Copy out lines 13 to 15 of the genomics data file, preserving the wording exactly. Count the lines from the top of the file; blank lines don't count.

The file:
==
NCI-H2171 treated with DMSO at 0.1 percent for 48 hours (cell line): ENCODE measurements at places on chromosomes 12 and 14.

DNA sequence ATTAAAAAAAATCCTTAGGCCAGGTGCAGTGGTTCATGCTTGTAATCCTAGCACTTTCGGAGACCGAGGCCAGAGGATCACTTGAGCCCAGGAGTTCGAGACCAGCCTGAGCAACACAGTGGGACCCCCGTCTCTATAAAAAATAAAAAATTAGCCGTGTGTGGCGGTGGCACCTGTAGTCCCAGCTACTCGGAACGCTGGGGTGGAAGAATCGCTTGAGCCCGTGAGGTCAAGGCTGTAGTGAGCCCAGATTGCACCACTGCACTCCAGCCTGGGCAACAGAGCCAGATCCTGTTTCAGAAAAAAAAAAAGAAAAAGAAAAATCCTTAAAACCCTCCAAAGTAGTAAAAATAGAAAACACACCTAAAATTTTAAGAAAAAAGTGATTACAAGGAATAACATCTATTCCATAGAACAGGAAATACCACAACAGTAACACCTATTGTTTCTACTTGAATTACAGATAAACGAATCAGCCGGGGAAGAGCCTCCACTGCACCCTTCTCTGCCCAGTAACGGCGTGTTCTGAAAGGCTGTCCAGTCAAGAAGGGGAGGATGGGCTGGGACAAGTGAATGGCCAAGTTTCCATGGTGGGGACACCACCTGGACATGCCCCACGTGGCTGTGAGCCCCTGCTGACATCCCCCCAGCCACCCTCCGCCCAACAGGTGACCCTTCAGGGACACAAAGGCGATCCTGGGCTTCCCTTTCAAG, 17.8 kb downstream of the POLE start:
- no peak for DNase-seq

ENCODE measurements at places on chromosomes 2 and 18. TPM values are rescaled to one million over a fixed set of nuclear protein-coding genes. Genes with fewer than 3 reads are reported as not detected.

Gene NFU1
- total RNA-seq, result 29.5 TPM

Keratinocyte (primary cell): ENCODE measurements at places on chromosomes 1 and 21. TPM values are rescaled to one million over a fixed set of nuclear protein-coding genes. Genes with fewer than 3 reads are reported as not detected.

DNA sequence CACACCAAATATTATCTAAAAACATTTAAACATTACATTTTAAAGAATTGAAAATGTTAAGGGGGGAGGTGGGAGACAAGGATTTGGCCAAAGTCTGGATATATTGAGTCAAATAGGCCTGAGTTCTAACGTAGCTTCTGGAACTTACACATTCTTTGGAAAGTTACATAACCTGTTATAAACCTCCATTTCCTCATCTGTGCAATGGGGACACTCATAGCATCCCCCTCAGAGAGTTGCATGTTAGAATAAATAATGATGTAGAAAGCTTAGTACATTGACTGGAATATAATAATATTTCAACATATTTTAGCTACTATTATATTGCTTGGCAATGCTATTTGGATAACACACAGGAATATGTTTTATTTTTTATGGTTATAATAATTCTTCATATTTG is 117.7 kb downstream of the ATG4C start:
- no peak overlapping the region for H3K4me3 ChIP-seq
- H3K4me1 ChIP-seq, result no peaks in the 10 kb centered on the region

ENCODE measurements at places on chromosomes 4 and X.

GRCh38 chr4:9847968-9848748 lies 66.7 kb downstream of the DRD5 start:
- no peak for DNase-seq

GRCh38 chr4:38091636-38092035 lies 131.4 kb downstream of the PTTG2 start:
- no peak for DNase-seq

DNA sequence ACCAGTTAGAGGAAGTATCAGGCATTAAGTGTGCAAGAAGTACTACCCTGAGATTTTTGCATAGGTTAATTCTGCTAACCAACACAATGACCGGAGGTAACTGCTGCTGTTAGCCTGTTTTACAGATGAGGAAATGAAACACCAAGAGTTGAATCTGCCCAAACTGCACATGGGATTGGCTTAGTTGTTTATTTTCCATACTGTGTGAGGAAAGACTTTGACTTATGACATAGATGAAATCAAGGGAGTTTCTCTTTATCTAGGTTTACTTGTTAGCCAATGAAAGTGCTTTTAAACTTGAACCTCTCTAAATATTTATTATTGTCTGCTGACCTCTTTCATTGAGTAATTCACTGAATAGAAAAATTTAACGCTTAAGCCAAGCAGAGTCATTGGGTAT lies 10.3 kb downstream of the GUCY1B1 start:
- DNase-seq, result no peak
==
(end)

- no peak for DNase-seq

GRCh38 chr4:38091636-38092035 lies 131.4 kb downstream of the PTTG2 start:
- no peak for DNase-seq